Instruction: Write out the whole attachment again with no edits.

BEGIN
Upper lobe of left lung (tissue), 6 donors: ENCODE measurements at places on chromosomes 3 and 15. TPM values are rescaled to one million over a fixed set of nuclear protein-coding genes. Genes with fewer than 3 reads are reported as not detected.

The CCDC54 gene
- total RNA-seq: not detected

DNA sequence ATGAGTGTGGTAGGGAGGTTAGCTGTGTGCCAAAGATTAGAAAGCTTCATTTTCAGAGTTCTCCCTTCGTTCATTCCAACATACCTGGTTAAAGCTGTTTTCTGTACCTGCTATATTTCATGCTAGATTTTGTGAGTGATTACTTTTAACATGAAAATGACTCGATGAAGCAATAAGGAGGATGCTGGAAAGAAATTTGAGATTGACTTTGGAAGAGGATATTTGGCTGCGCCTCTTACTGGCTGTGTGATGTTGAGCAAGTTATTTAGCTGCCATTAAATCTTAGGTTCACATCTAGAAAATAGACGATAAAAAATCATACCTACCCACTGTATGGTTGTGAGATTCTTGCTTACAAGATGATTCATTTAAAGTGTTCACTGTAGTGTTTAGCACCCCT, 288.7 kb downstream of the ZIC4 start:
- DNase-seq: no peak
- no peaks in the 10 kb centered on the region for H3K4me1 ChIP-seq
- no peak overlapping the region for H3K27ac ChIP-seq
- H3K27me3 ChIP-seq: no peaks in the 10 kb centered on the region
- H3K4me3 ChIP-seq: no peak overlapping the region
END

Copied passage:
Upper lobe of left lung (tissue), 6 donors: ENCODE measurements at places on chromosomes 3 and 15. TPM values are rescaled to one million over a fixed set of nuclear protein-coding genes. Genes with fewer than 3 reads are reported as not detected.

The CCDC54 gene
- total RNA-seq: not detected

DNA sequence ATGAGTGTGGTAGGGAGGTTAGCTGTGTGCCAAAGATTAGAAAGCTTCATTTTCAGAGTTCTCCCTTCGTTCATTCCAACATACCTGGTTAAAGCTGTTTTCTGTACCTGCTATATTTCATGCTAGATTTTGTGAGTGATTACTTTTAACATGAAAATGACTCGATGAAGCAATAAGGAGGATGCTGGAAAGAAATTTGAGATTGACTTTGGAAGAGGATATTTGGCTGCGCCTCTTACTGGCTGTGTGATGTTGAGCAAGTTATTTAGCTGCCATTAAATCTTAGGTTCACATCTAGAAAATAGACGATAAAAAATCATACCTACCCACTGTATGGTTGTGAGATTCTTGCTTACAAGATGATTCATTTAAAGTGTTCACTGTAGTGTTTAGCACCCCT, 288.7 kb downstream of the ZIC4 start:
- DNase-seq: no peak
- no peaks in the 10 kb centered on the region for H3K4me1 ChIP-seq
- no peak overlapping the region for H3K27ac ChIP-seq
- H3K27me3 ChIP-seq: no peaks in the 10 kb centered on the region
- H3K4me3 ChIP-seq: no peak overlapping the region